The art of ‘Man of Steel’
The film was shot in 2D and with handheld cameras
From Warner Bros. Pictures and Legendary Pictures comes the epic action-adventure “Man of Steel,” starring Henry Cavill in the role of Clark Kent/Kal-El, under the direction of Zack Snyder (“300,” “Watchmen”).
In “Man of Steel,” a young boy learns that he has extraordinary powers and is not of this Earth. As a young man, he journeys to discover where he came from and what he was sent here to do. But the hero in him must emerge if he is to save the world from annihilation and become the symbol of hope for all mankind.
Born Kal-El of Krypton, raised Clark Kent on Earth. What world does he belong to? What world does he fight for?
Those are the questions confronting Superman, and the choices he makes will determine the fate of the planet he has always called home.
“In the world of superheroes, Superman is the completely uncompromising figure who exists to represent the best that all of us can be,” Zack Snyder says. “He is the ideal; he’s what we strive for, that magical, golden god, the kind of icon that has extended beyond the comics world and into all of popular culture.”
Created by writer Jerry Siegel and artist Joe Shuster and first appearing in Action Comics #1, published on April 18, 1938, Superman quickly became a cultural phenomenon, winning fans around the world in live-action and animated form in nearly every known entertainment medium.
In feature films, TV shows, radio, video games, social media and literature, he has battled some of the greatest villains of all time.
Though known for his ability to bring high-energy action to his films, and create fantastical worlds on screen, Snyder was initially hesitant to take on the responsibility of bringing one of the first comic-book superheroes back to the silver screen.
Then he read the screenplay David S. Goyer had written, based on a story Goyer devised with one of the film’s producers, Christopher Nolan.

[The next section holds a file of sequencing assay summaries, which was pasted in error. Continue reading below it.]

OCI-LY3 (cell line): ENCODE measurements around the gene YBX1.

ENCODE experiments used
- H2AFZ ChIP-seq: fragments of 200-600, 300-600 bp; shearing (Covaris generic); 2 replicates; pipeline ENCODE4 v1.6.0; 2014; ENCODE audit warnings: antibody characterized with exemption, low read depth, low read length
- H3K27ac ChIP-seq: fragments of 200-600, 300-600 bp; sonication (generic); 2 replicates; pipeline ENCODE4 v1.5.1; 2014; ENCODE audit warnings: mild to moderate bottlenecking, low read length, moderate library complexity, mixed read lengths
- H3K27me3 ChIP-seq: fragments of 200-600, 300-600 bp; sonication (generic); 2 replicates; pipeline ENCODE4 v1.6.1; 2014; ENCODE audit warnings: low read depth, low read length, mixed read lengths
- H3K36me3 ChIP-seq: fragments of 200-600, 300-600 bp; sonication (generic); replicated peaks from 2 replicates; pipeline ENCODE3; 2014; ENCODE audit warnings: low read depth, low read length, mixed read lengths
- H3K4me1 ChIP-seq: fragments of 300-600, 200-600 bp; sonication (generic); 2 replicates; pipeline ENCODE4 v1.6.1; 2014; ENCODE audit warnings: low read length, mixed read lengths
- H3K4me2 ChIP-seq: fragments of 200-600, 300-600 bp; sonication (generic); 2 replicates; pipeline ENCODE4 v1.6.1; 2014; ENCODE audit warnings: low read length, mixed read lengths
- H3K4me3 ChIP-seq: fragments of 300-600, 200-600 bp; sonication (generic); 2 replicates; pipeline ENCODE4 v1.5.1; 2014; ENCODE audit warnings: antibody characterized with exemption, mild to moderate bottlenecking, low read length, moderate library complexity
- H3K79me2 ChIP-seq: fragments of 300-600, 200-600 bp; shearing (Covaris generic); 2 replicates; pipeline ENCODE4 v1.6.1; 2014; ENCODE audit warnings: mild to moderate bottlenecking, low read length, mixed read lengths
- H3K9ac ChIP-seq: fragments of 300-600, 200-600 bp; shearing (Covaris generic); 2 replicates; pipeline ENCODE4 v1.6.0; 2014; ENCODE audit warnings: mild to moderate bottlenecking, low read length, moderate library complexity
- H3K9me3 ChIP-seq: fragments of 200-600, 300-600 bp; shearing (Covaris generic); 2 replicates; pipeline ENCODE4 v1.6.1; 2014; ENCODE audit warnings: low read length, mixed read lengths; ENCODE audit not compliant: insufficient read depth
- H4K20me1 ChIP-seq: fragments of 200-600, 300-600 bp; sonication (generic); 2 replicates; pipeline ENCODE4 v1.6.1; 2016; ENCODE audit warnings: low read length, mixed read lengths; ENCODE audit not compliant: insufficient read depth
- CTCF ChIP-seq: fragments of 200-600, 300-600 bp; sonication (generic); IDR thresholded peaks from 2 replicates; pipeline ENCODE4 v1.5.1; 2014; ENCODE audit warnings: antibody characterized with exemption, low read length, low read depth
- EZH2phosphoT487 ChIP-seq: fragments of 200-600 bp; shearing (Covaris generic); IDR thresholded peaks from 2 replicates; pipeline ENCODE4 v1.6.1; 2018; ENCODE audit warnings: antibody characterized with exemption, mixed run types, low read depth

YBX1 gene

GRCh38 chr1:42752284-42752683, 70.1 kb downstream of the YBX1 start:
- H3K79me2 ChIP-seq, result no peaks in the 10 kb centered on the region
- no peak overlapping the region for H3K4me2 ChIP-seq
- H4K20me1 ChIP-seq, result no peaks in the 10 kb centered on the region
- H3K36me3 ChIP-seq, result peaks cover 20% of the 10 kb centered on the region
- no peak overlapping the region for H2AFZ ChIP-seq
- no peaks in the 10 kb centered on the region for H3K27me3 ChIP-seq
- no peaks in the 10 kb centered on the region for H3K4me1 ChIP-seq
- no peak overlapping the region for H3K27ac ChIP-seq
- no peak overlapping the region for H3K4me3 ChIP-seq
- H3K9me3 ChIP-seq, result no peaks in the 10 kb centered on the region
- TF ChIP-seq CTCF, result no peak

“Without breaking the canon, without taking away the things that make him Superman, they were able to make him totally relatable,” Snyder says. “They took me on a journey that was interesting to me, and that was the reason to do it.”
To take the character down that road throughout the production process, Snyder instinctually knew it would be a departure for him as a filmmaker, despite having worked in the genre before.
Producer Deborah Snyder recalls: “One of the first things Zack said to me was, ‘This is going to be the most realistic film I’ve ever done. How ironic is that?’ But that was our goal: to make Superman relevant for today’s audiences, to make him fit into our world.”
In capturing that realism, the director chose to shoot on film and in 2D instead of native 3D, to be converted into 3D in post.
Snyder continues: “Zack felt that an intimate filmmaking style, including handheld cameras, would help us connect with Clark who, when we first meet him, is kind of lost, trying to find his place but feeling very out of place, which is something we’ve all felt at some point in our lives.”
In today’s über-technological world, very little information is withheld from public notice, and what is, is often uncovered and exposed, whether at the hands of the media, by self-appointed wiki watchdogs, or via viral video.
Thus, it’s difficult to imagine that an alien from another planet could live among us, undetected, for any length of time. And, of course, once discovered, that individual would likely never find peace again.
“We knew that to tell Superman’s story in a modern context meant addressing the trappings of our modern times,” Snyder says. “And the character inherently comes with a lot of expectations as well, having been around and idolized for 75 years. So, it was important that we vetted the ramifications of every decision we made in updating him and his environment, from Smallville to the S-shield.”
Even as the filmmakers explored the genesis of the legendary character, Snyder says: “We knew the action had to be bigger than big, with heart-pounding, edge-of-your-seat thrills. We never lost sight of the fact that we were making a Superman movie.”
“Man of Steel” is showing in IMAX 3D, Digital 3D and regular theaters. It is distributed worldwide by Warner Bros. Pictures, a Warner Bros. Entertainment Company.
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